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Samsung EX1 Digital Camera Review

Samsung EX1 Digital Camera Review - The Samsung EX1 is a top-end compact that offers Raw shooting, great build quality and a fast aperture 3x zoom. Test by Will Cheung.

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Category : Digital Cameras
Product : Samsung EX1
Price : £350
Rating :
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Features
Handling
Performance
ePHOTOzine verdict and ratings
Specification

SAMSUNG EX1: Click on the thumbnail for the larger image.

With a guide price of £399, the Samsung EX1 is a new entry to the ranks of top-end compact cameras. Will Cheung tries it out. 

With the boom in mirrorless DSLR system cameras like the Panasonic Lumix G2,  Samsung NX10, Olympus Pen and Sony NEX-3, you could be forgiven for thinking that the market for top-end compact cameras is on its way out. Of course, the thing about system cameras is that, ultimately, they are still on the large side compared with true compacts so there will always be an opportunity for classy compacts. These are cameras aimed at discerning users who want high quality images, controllability of camera settings and the flexibility of Raw shooting. The Canon G-series has done well by offering such features and the Samsung EX1 is targetted at that type of photographer too.

The Samsung EX1 has a guide price of £399 but dealers have already marked it down to £350. This is no reflection on the product, but rather the competitive marketplace.

SAMSUNG EX1: Features
The EX1's angular looks give it a rather industrial appearance and picking it up you immediately appreciate its solid build. It has a reassuring heft - the downside of this, of course, could be that your pockets have a shorter life than usual.

There are many key selling points so we will highlight a few of the more interesting aspects of the EX1. Its 3x zoom lens, for example. It bears the Schneider name but more importantly is its maximum aperture. Its focal length range is 5.2-15.6mm (equivalent to a 24-72mm in the 35mm world) and its maximum aperture at the wide end is f/1.8 and slows down to a still very impressive  f/2.4 at the long end.

SAMSUNG EX1 Key features: Click on the thumbnails for larger images.

The lens's fast maximum aperture is a major benefit for low light shooting.

The integral flashgun is neatly tucked away but it is weak, even for a compact.

Handling is very goog and the controls feel positive in use.

The 3in monitor is excellent and the menu system is one of the best around.

Another important feature is the camera's monitor. This is a 3in fully articulating screen but is OLED  technology rather than standard LCD. The theory of OLED screens is that you get brighter, more contrasty images that can be viewed at more oblique angles too. OLED stands for organic light-emitting diode and do not need a backlight to function. Whatever the technology, there is no denying that the image provided by the EX1 is impressive.

Being able to take control when you want to is an important consideration when it come to buying a top-end compact and the EX1 does not disappoint in this respect. There are the sort modes that you would expect to find on any DSLR - aperture-priority AE, shutter-priority and manual metering modes, for example.

Having the option of shooting Raw is important to many photographers and the EX1 has that using a propriety Samsung format. In the past, Samsung has adopted the Adobe DNG open standard but not in this camera.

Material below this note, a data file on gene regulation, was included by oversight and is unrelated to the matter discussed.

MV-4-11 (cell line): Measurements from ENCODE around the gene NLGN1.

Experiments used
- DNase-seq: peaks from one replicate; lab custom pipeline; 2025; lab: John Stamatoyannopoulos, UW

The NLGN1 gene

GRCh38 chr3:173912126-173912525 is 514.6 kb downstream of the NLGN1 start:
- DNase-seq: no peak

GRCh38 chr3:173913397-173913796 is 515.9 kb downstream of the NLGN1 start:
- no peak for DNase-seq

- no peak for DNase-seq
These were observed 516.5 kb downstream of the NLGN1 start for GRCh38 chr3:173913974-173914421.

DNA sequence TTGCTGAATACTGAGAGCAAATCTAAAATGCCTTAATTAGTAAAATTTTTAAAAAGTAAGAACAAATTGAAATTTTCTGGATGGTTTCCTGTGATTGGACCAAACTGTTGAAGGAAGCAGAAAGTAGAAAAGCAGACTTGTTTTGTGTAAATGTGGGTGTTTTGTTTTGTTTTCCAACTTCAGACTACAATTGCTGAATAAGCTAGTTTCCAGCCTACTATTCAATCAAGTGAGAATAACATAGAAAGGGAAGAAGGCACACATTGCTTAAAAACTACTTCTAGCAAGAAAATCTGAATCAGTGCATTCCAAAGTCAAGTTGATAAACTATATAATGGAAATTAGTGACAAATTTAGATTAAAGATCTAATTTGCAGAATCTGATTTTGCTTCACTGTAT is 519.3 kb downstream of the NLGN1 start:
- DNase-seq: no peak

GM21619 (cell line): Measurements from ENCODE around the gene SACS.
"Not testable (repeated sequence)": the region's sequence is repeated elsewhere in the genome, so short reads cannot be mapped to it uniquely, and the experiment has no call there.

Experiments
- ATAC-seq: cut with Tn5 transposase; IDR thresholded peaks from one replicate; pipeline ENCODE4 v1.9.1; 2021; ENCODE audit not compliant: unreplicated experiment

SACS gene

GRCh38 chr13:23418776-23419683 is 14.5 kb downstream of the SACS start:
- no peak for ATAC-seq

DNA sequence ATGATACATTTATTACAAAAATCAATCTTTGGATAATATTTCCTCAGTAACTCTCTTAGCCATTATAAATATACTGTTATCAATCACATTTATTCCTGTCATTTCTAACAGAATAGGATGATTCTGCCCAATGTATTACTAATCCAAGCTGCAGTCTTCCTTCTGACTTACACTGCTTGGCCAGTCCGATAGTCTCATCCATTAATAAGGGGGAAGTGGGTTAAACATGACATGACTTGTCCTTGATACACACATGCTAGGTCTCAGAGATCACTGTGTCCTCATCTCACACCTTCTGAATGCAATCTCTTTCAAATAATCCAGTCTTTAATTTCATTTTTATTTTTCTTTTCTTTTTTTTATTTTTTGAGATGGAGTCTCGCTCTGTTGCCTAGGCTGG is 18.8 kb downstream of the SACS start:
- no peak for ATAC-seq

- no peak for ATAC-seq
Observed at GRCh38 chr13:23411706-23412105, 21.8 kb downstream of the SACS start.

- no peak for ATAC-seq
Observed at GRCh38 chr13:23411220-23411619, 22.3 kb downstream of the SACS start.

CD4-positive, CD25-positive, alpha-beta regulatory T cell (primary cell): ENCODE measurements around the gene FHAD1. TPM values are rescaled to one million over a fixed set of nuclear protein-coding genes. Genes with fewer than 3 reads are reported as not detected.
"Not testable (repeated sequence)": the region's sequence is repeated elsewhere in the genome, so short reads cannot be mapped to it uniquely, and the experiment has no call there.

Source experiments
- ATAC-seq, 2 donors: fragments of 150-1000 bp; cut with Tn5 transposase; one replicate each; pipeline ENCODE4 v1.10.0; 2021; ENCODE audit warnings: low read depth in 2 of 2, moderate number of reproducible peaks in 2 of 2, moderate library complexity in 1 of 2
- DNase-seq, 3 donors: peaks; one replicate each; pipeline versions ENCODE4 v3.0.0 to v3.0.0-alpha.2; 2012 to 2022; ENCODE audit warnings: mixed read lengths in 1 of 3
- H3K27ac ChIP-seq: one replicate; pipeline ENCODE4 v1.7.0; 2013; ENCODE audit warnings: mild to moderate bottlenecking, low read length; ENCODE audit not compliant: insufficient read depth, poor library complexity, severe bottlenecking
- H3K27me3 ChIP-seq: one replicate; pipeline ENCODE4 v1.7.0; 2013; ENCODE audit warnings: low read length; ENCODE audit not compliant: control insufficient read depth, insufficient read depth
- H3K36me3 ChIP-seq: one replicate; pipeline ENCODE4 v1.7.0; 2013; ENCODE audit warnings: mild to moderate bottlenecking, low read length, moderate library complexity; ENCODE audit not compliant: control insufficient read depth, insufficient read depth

SAMSUNG EX1: Handling
You have probably detected that I am keen on the EX1's feel and functionality. Key frequently used features are not buried in menus but clearly marked on the top or back-plate. One notable exception, perhaps strangely, to this is the exposure compensation feature which is set via the menu. I say strangely because even modest compacts have an exposure compensation feature quickly available. However, those sneaky camera designers at Samsung have cannily placed it for very quick use. On the camera's front fascia is a roller control that is used to change settings like shutter speeds, and gently pressing this in brings up the exposure compensation menu and settings can be quickly made by using the same control. Another press takes you out of the feature.

Extra exposure versatility is added by a one-push AEL button on the back - one push sets it and another unsets it. Taking the picture also cancels it.

Any functions that are in the menus are easy to find and I reckon the menu system is one of the clearest I have come across - helped of course by the OLED monitor. The various dials are also firmly click-stopped and much less prone to be inadvertently adjusted when quickly stuffed into a pocket or handbag.

Start-up time is pretty fast, slower than a DSLR but faster than many compacts. The same can be said about shutter lag in that there is some but it is not too bad.

Despite its wide aperture the lens is small and protrudes only a little and this stays more or less the same size when you zoom in and out. The EX1 does have a 4x digital zoom too.

SAMSUNG EX1 Handling: Click on the thumbnails for larger images.

The EX1's are positively click-stopped to help avoid accidential operation.

The roller control is used for setting various functions including exposure compensation.

The EX1's OLED monitor gives a lively bright image and the menu is impressive.

Setting popular functions is easy. Just press the Fn button on the back.

I like being able to set features like self-timer, shooting speed and bracketing via one of the top-plate dials. The bracketing feature gives three versions in exposure or white-balance - the parameters of the bracketing feature are set in the menu system. You can also bracket PSS (Photo Style Selector) so a few seconds after taking the image you can select vivid colour or monochrome or even negative and then save that version only.

SAMSUNG EX1: Performance
Exposure
I aimed the EX1 at all sort of contrasty scenes and on the whole, it did really well. To be fair, some of the scenes I shot I knew no camera could handle so yes I got some unacceptable results but that was no surprise. Generally I rarely had to intervene manually and reshoot using AEL, bracketing or compensation.

SAMSUNG EX1 Exposure: Click on the thumbnails for larger images.

An awkward, contrasty scene well handled by the EX1's metering system.

Nothing wrong in the department of vibrant colours from this Samsung.

Marginally overexposed, but not by much and easily remedied with Photoshop.

The EX1's multi-zone metering system and aperture-priority did a great job.

ISO and noise performance